I agree, the title for this post needs reworking, but it’s the newest game Sammy picked up at preschool and he has been walking around saying “Duck, Duck, Goose”. In any case, this waterfowl pitcher is a different form I am experimenting with. It has a more elongated base and a wider mouth. The effect, to me, is a bird on the water. The combination of form, texture and glaze recalls the style from a couple of decades earlier. Don’t you think?
The idea for this little guy came from the beautiful midnight blue family of jays that lived in the tree next door all summer long. I miss them. The photo does not do enough justice to the actual glaze, which is a deep, dusky charcoal with undercurrents of blue.
Like birdsong in winter, I’ve been too busy sheltering from the cold to throttle about much, but oh, I’ve been busy in the studio making pitchers, and ceramic jewelry (a post on that coming later this week – I have a case made for a Wearble Art show at the Orcas Center, opening this Sat, Dec 1). My newest bird friends will attest to that. Enjoy the next couple of posts. These birds are all very versatile 5-inch tall pitchers that fit snugly in the hand for pouring. Use for milk, olive and nut oils, dressings on your table, or for bath salts, soap or shampoo holders. Food safe glazes and textured wings provide a firm grip.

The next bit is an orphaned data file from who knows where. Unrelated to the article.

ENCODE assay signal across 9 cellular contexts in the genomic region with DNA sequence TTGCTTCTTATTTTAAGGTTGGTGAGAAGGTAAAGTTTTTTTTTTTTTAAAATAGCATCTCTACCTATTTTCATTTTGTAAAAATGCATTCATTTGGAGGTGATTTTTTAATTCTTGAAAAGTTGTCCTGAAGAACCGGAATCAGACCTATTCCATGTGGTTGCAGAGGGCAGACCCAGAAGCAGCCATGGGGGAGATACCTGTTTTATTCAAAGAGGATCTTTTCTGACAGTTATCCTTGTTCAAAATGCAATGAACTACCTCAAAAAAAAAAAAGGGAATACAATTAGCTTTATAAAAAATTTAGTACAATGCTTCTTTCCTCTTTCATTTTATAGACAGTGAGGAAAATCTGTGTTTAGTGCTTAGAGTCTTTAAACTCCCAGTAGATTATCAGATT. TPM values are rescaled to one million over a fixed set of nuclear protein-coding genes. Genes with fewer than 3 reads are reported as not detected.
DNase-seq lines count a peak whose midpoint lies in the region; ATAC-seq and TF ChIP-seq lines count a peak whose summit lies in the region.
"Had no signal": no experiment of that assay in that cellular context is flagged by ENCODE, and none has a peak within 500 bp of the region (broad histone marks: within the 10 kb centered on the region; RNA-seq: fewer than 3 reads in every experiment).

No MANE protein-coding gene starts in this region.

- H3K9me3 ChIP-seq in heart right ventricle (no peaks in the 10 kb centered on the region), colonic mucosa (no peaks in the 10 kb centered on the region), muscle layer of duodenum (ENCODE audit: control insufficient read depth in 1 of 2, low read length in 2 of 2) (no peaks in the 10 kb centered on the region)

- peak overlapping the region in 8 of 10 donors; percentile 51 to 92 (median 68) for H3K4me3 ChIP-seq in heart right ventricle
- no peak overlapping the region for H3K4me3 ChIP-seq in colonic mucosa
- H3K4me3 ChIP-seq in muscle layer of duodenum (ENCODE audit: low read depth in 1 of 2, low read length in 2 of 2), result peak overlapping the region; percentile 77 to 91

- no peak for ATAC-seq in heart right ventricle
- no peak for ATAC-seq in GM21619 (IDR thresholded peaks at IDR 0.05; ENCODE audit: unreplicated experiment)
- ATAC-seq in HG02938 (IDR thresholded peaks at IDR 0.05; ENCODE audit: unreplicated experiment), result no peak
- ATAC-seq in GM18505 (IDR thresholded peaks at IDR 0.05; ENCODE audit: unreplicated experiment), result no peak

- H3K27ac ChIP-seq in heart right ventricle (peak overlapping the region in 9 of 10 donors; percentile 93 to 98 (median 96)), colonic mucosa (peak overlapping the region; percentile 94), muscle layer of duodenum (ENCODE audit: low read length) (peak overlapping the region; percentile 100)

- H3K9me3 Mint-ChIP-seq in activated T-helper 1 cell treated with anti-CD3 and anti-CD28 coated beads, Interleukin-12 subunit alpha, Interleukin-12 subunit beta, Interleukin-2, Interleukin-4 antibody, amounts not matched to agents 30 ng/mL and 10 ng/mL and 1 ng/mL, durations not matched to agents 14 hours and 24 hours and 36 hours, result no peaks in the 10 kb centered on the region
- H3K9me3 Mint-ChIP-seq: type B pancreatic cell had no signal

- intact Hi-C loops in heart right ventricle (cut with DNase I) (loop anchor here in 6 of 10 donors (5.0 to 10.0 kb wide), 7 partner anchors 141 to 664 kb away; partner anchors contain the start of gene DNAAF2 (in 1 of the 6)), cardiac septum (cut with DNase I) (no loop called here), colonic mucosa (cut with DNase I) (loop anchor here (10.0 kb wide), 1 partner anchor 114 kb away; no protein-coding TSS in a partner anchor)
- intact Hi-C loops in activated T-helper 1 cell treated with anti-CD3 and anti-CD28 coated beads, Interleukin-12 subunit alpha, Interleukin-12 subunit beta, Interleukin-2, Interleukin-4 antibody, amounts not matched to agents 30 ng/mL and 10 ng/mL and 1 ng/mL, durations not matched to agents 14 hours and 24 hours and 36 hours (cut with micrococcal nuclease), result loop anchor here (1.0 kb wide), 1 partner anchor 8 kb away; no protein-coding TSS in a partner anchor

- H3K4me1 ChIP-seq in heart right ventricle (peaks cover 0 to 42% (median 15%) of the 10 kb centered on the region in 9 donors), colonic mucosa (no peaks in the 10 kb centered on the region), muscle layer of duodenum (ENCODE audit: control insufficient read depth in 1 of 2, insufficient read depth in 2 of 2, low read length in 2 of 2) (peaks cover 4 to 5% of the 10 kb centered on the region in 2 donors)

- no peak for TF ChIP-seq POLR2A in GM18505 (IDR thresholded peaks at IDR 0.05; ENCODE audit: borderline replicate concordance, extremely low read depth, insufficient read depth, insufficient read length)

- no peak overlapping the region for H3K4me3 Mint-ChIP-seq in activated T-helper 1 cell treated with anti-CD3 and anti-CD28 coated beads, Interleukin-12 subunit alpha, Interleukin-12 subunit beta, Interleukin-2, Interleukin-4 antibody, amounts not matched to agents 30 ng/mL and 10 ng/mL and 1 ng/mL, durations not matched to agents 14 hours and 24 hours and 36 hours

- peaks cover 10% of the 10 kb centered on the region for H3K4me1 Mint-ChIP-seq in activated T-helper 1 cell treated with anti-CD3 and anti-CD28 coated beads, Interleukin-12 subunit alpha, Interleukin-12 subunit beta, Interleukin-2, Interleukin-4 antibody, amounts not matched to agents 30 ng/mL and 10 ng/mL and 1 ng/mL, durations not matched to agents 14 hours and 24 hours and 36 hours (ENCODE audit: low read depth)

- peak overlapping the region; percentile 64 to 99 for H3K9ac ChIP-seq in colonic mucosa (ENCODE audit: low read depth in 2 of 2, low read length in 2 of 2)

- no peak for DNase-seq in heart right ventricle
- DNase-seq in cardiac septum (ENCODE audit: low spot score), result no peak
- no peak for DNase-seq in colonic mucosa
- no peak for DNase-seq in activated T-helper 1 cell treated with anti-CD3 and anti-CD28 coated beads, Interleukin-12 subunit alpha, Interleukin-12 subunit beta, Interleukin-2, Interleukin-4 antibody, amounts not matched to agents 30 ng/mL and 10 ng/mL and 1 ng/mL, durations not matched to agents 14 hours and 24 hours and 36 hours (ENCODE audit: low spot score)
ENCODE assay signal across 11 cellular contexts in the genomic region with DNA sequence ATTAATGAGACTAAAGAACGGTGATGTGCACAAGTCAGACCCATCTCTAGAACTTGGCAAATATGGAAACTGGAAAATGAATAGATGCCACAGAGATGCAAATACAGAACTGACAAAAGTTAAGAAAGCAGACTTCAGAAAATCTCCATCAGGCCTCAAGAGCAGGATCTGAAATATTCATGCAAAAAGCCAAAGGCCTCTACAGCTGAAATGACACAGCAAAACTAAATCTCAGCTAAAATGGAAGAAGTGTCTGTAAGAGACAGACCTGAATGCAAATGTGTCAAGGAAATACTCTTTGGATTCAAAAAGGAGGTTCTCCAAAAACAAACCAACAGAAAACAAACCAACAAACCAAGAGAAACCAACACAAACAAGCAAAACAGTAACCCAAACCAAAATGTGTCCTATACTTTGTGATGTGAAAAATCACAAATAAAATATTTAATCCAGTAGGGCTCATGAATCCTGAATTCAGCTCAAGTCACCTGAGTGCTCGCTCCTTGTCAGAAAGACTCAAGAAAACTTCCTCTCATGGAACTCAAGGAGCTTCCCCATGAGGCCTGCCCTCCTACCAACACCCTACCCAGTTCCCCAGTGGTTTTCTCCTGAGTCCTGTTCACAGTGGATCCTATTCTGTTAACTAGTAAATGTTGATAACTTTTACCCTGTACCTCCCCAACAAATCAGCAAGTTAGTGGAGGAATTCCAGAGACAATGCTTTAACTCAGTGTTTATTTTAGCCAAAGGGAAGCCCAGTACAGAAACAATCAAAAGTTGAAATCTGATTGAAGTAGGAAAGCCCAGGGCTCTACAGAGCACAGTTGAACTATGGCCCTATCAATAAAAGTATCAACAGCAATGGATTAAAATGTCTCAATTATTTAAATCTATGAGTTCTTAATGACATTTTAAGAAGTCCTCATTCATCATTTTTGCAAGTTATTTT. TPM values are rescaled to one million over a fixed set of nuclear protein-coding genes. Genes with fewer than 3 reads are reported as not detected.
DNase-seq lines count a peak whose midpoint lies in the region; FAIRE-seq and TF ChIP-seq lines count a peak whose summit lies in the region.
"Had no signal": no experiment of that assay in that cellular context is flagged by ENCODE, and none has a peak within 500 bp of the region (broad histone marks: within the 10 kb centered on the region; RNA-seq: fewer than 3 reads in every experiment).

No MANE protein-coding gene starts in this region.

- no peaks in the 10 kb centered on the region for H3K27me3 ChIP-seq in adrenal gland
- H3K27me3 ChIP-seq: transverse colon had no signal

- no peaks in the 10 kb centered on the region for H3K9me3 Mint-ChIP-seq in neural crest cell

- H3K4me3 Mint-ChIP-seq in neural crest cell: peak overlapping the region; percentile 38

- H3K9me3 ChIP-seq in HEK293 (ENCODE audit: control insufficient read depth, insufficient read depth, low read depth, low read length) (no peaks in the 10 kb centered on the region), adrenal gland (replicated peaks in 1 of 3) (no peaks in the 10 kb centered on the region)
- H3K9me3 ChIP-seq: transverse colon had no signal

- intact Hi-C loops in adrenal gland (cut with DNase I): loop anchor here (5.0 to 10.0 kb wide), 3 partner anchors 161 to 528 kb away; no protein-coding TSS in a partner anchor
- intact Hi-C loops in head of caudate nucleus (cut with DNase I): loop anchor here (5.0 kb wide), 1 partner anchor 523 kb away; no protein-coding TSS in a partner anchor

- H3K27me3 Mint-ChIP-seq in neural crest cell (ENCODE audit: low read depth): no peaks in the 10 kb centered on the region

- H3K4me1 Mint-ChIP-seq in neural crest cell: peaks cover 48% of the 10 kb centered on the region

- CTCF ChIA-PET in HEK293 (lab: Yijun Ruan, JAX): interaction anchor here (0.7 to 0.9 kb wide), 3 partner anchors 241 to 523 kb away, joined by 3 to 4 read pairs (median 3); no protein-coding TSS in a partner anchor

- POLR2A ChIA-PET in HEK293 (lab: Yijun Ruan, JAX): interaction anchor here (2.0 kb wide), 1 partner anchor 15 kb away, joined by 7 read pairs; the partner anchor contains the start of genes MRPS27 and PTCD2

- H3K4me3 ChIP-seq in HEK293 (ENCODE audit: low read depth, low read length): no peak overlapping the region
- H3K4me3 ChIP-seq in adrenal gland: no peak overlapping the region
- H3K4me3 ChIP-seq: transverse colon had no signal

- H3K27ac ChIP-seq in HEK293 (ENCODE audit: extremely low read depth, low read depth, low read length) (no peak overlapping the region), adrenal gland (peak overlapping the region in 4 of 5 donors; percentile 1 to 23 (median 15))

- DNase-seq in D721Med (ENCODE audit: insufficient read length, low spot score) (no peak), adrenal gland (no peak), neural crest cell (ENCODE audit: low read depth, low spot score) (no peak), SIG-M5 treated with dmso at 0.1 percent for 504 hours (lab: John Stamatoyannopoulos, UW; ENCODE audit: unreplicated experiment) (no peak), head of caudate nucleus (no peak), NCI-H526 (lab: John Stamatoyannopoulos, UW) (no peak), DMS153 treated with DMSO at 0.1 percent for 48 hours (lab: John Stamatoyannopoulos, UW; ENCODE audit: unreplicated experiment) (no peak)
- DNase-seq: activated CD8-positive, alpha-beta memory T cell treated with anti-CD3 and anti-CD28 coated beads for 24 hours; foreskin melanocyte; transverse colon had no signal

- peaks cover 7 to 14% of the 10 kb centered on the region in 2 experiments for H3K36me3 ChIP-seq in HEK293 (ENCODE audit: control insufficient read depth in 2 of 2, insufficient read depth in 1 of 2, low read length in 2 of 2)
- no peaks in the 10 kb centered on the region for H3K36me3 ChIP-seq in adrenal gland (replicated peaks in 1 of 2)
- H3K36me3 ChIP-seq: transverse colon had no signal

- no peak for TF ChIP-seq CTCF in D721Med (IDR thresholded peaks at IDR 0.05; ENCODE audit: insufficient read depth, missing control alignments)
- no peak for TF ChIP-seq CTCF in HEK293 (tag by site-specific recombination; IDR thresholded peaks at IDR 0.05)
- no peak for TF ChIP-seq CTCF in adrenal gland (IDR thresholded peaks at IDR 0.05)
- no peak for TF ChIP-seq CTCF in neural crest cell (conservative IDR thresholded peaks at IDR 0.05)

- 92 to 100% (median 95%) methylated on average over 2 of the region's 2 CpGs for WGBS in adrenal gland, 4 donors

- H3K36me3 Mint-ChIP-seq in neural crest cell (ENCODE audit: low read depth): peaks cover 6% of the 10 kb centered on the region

Coiling is an handbuilding technique that has been used for centuries to build very strong, hardy functional ware. Here I was playing with flattened coils. Basically, I rolled the clay into long ropes and flattened each rope into a ribbon of clay with a rolling pin. I had to be consistent in rolling out the width of each strip so that whenever I joined the coils to build the shape I wanted, I could seamlessly blend the joints. The effect I wanted was to make the vase look like it was coiled from one looong flat ribbon of clay. Do you see the little lip near the neck of the vase? I designed that so that this piece can also be used as a carafe.